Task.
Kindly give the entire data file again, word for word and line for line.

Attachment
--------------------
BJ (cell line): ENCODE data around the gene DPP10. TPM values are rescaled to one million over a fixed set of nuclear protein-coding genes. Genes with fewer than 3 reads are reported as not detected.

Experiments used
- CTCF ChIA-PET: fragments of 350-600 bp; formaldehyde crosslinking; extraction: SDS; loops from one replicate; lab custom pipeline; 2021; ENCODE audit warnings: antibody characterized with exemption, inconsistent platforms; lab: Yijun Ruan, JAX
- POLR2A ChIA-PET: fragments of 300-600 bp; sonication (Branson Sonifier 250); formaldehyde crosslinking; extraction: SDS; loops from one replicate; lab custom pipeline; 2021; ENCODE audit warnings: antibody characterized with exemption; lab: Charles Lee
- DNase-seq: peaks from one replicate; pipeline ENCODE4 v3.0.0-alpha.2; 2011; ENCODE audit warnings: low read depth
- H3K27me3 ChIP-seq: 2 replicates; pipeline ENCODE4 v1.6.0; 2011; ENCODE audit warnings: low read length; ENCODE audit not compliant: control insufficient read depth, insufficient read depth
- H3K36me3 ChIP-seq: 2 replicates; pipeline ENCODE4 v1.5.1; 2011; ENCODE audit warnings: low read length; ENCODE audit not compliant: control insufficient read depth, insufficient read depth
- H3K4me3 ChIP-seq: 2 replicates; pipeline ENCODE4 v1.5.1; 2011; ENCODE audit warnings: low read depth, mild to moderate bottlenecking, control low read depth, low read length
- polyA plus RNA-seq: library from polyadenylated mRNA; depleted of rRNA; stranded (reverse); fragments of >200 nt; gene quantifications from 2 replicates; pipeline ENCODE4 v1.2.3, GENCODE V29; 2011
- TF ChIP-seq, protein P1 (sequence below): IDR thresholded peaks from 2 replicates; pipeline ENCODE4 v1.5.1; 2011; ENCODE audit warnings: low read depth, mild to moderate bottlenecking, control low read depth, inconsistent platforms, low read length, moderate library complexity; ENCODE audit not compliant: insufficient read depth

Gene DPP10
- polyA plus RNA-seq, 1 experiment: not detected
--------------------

BJ (cell line): ENCODE data around the gene DPP10. TPM values are rescaled to one million over a fixed set of nuclear protein-coding genes. Genes with fewer than 3 reads are reported as not detected.

Experiments used
- CTCF ChIA-PET: fragments of 350-600 bp; formaldehyde crosslinking; extraction: SDS; loops from one replicate; lab custom pipeline; 2021; ENCODE audit warnings: antibody characterized with exemption, inconsistent platforms; lab: Yijun Ruan, JAX
- POLR2A ChIA-PET: fragments of 300-600 bp; sonication (Branson Sonifier 250); formaldehyde crosslinking; extraction: SDS; loops from one replicate; lab custom pipeline; 2021; ENCODE audit warnings: antibody characterized with exemption; lab: Charles Lee
- DNase-seq: peaks from one replicate; pipeline ENCODE4 v3.0.0-alpha.2; 2011; ENCODE audit warnings: low read depth
- H3K27me3 ChIP-seq: 2 replicates; pipeline ENCODE4 v1.6.0; 2011; ENCODE audit warnings: low read length; ENCODE audit not compliant: control insufficient read depth, insufficient read depth
- H3K36me3 ChIP-seq: 2 replicates; pipeline ENCODE4 v1.5.1; 2011; ENCODE audit warnings: low read length; ENCODE audit not compliant: control insufficient read depth, insufficient read depth
- H3K4me3 ChIP-seq: 2 replicates; pipeline ENCODE4 v1.5.1; 2011; ENCODE audit warnings: low read depth, mild to moderate bottlenecking, control low read depth, low read length
- polyA plus RNA-seq: library from polyadenylated mRNA; depleted of rRNA; stranded (reverse); fragments of >200 nt; gene quantifications from 2 replicates; pipeline ENCODE4 v1.2.3, GENCODE V29; 2011
- TF ChIP-seq, protein P1 (sequence below): IDR thresholded peaks from 2 replicates; pipeline ENCODE4 v1.5.1; 2011; ENCODE audit warnings: low read depth, mild to moderate bottlenecking, control low read depth, inconsistent platforms, low read length, moderate library complexity; ENCODE audit not compliant: insufficient read depth

Gene DPP10
- polyA plus RNA-seq, 1 experiment: not detected